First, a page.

18 Oct 2019

A look into the role of e-fuels in the transport system in Europe (2030–2050) (Concawe Review 28.1)

In December 2015, Parties to the United Nations Framework Convention on Climate Change convened in Paris for the 21st Conference of Parties (COP21). The conference was an important step towards addressing the risks posed by climate change through an agreement to keep the global temperature increase ‘well below 2°C above pre-industrial levels’ and drive efforts to limit it to 1.5°C above pre-industrial levels. To achieve these goals, the European Union (EU) is exploring different mid-century scenarios leading to a low-carbon EU economy by 2050.

In line with the EU’s low-emissions strategy, Concawe’s cross-sectoral Low Carbon Pathways (LCP) programme is exploring opportunities and challenges presented by different low-carbon technologies to achieve a significant reduction in carbon dioxide (CO2) emissions associated with both the manufacture and use of refined products in Europe over the medium (2030) and longer term (2050). In the scenarios considered by the Commission (P2X, COMBO, 1.5 TECH and 1.5 LIFE) e-fuels are presented as a potential cost-effective technology that could be used to achieve the objectives of the Paris Agreement, i.e. to keep the global temperature increase to well below 2°C, and pursue efforts to limit it to 1.5°C.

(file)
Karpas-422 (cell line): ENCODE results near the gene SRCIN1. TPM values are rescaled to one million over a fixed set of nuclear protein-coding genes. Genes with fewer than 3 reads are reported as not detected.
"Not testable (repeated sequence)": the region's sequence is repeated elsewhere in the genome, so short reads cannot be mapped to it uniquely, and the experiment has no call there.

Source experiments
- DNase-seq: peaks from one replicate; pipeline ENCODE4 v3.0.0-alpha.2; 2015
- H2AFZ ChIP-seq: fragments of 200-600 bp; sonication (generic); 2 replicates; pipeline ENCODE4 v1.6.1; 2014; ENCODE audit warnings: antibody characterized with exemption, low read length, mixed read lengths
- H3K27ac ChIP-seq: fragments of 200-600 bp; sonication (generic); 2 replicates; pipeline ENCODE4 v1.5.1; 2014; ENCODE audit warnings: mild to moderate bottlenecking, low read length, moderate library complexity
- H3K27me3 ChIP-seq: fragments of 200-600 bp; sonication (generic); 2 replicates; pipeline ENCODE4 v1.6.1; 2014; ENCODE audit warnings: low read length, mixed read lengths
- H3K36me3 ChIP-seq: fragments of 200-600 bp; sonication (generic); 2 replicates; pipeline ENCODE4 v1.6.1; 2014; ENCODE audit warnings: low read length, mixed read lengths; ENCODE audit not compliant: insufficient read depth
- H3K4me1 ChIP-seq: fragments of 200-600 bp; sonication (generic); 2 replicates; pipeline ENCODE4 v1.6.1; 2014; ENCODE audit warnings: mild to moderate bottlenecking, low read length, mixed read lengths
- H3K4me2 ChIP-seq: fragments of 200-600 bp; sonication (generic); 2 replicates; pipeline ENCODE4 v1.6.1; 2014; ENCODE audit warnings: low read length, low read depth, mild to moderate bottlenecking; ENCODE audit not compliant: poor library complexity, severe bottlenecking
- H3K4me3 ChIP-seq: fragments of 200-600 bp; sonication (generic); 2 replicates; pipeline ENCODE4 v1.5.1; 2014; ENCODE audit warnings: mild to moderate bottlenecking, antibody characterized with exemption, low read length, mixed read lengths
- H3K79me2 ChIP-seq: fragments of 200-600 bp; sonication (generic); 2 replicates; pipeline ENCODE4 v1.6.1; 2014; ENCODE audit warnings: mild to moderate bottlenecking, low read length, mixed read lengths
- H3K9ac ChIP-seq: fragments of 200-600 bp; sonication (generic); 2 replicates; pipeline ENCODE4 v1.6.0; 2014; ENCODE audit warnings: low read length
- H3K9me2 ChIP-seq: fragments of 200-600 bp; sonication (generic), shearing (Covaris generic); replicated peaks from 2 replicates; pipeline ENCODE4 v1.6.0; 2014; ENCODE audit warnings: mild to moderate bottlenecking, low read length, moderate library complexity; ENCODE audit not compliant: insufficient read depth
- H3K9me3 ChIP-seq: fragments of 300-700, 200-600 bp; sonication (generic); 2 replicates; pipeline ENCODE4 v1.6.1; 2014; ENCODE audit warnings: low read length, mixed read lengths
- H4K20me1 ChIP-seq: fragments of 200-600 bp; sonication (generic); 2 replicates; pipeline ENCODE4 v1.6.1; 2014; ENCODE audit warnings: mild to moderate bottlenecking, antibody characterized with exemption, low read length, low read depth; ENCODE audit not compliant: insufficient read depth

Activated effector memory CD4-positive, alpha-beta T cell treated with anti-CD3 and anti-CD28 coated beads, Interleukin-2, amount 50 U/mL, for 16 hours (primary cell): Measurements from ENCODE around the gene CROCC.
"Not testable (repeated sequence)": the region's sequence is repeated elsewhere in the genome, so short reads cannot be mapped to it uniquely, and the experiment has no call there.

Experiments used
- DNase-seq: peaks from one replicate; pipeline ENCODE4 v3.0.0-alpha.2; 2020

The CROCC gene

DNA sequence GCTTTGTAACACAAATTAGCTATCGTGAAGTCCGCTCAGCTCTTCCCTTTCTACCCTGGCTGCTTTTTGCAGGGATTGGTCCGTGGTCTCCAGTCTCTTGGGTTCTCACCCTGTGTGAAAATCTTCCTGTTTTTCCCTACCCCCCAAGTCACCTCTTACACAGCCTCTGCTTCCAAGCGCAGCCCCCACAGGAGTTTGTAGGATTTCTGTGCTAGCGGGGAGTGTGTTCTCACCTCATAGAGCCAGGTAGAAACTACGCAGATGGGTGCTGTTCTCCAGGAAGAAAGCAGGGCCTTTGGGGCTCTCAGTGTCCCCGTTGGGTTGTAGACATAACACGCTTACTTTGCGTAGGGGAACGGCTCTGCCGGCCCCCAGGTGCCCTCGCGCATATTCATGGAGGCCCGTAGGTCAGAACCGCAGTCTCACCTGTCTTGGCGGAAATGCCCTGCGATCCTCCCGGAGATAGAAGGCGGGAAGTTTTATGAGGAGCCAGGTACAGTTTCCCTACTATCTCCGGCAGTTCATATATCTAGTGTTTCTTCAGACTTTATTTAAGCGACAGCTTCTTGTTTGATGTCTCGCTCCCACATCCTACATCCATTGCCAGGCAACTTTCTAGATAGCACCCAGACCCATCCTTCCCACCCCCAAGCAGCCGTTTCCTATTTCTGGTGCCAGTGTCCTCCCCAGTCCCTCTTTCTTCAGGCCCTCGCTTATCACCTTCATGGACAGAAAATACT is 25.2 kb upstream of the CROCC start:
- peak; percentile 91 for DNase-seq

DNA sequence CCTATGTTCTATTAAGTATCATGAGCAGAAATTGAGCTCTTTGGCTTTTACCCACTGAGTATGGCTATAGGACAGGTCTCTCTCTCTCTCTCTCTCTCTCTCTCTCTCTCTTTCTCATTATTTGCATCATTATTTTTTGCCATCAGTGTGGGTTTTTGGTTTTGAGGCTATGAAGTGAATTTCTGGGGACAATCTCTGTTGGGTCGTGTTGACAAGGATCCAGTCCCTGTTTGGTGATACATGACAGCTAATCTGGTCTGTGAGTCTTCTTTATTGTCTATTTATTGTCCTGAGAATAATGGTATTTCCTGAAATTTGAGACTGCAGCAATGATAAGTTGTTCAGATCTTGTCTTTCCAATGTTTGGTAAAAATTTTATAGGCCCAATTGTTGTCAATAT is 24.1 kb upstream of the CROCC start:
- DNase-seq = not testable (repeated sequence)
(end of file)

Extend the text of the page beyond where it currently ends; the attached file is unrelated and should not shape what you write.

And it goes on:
As part of the LCP programme, this article presents a literature review of e-fuels, and aims to build a better understanding of the e-fuel production technologies and implications in terms of efficiency, contribution to reducing greenhouse gas (GHG) emissions, technology readiness level, environmental impact, investment, costs and potential demand. This is a summary of the exhaustive literature review due to be published at the end of 2019. Recent state-of-the-art publications have been identified and compared in this literature review, covering detailed assessments, presentations, technology providers, position papers and the European Commission’s long-term strategy, A Clean Planet for all. It is intended that this will help to define a better picture of the potential role of low-carbon fuels in Europe.

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